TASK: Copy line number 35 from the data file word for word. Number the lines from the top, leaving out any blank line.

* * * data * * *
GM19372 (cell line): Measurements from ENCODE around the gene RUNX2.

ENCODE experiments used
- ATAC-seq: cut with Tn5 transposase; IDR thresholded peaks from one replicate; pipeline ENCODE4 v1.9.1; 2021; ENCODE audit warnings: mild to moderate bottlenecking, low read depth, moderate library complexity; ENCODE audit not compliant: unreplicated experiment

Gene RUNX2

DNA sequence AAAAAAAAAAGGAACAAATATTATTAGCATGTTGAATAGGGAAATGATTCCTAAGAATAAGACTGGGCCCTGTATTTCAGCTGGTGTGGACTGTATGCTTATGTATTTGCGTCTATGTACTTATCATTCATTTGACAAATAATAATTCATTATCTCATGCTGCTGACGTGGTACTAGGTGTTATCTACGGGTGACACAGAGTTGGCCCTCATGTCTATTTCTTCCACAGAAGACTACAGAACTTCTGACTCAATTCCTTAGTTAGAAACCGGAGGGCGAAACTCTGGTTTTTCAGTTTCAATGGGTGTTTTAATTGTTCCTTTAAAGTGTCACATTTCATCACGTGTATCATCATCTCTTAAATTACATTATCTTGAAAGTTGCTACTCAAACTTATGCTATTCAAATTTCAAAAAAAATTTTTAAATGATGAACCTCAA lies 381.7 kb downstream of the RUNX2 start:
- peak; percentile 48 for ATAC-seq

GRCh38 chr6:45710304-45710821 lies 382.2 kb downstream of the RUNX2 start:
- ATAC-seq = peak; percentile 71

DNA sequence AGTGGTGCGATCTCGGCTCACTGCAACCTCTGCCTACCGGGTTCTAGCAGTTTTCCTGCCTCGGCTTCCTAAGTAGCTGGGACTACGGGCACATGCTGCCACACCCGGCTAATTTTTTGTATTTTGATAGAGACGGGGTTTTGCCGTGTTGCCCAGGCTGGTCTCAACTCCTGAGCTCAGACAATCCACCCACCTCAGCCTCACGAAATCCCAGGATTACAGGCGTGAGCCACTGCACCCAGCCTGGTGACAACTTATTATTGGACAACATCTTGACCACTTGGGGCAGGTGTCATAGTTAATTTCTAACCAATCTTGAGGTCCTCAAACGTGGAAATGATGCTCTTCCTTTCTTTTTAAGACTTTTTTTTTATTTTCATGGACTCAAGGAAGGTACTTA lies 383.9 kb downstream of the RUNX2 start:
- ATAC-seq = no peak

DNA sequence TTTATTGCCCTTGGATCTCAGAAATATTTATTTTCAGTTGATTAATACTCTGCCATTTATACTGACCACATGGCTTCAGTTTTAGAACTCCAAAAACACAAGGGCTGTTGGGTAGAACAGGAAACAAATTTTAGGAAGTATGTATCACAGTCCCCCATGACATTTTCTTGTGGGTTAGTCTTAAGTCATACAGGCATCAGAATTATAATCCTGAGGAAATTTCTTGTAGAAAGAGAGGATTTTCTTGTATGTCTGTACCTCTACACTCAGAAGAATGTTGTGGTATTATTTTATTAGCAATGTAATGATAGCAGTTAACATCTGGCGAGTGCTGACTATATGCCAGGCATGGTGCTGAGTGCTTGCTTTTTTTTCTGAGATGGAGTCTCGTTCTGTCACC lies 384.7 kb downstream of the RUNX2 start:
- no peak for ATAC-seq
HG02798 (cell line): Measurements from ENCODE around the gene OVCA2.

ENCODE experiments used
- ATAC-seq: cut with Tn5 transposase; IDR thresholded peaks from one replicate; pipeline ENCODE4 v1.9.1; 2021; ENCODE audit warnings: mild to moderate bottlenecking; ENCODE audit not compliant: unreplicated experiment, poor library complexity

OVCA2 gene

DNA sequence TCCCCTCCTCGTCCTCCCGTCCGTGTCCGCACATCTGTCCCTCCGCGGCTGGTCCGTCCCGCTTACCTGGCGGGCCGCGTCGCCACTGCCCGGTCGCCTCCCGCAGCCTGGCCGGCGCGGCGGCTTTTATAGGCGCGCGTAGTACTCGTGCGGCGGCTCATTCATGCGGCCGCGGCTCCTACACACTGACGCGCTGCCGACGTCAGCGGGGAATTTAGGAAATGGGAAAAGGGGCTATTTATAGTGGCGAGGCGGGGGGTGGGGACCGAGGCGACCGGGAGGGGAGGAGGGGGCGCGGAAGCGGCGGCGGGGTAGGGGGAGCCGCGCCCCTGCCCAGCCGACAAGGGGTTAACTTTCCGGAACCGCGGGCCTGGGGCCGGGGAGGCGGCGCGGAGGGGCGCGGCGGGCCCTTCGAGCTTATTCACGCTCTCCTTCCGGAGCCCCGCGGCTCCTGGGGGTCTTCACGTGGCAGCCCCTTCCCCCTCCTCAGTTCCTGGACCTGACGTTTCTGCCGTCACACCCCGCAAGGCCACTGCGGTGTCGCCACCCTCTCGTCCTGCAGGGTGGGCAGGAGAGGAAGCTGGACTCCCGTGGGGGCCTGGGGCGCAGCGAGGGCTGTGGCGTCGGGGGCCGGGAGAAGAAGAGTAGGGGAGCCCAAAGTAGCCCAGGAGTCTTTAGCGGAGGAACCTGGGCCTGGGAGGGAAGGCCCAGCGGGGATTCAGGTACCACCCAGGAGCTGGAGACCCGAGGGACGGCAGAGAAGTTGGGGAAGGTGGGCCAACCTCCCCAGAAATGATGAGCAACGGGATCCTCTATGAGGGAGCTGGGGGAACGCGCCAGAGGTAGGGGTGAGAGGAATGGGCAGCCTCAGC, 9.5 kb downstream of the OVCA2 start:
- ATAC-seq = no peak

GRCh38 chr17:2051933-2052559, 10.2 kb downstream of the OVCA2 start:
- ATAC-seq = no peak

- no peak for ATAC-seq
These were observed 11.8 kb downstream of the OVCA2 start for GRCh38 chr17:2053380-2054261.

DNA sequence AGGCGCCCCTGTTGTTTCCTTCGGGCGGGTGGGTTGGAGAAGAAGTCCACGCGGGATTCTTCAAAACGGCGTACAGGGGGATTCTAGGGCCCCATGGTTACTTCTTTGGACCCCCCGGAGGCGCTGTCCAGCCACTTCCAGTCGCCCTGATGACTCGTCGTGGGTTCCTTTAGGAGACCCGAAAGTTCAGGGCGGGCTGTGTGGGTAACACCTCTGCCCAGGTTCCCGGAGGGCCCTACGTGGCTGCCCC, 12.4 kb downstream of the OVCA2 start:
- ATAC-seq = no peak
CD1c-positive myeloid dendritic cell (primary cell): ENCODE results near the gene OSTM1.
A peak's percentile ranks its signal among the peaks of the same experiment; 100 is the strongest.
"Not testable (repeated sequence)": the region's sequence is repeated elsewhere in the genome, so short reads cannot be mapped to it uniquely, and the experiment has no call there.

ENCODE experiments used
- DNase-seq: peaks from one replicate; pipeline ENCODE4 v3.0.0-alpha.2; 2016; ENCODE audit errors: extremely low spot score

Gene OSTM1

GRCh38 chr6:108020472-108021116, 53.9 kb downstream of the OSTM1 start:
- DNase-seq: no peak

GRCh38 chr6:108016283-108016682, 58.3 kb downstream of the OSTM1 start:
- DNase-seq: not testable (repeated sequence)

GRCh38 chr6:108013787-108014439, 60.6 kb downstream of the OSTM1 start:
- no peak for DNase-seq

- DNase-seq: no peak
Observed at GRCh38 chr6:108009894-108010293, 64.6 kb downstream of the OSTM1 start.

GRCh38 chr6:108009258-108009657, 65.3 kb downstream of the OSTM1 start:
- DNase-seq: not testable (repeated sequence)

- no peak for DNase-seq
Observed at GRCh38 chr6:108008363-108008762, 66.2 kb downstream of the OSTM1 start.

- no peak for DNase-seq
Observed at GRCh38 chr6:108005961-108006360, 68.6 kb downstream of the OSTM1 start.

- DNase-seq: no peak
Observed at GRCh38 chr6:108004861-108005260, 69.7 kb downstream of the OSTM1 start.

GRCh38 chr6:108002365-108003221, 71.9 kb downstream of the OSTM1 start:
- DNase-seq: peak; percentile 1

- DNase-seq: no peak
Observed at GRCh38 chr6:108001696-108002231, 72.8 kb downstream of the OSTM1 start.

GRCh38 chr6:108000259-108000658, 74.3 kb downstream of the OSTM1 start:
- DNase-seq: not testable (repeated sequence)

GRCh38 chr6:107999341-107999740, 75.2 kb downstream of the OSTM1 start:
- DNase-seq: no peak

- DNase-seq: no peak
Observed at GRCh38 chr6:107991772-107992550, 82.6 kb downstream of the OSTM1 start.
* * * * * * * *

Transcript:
GRCh38 chr6:108013787-108014439, 60.6 kb downstream of the OSTM1 start: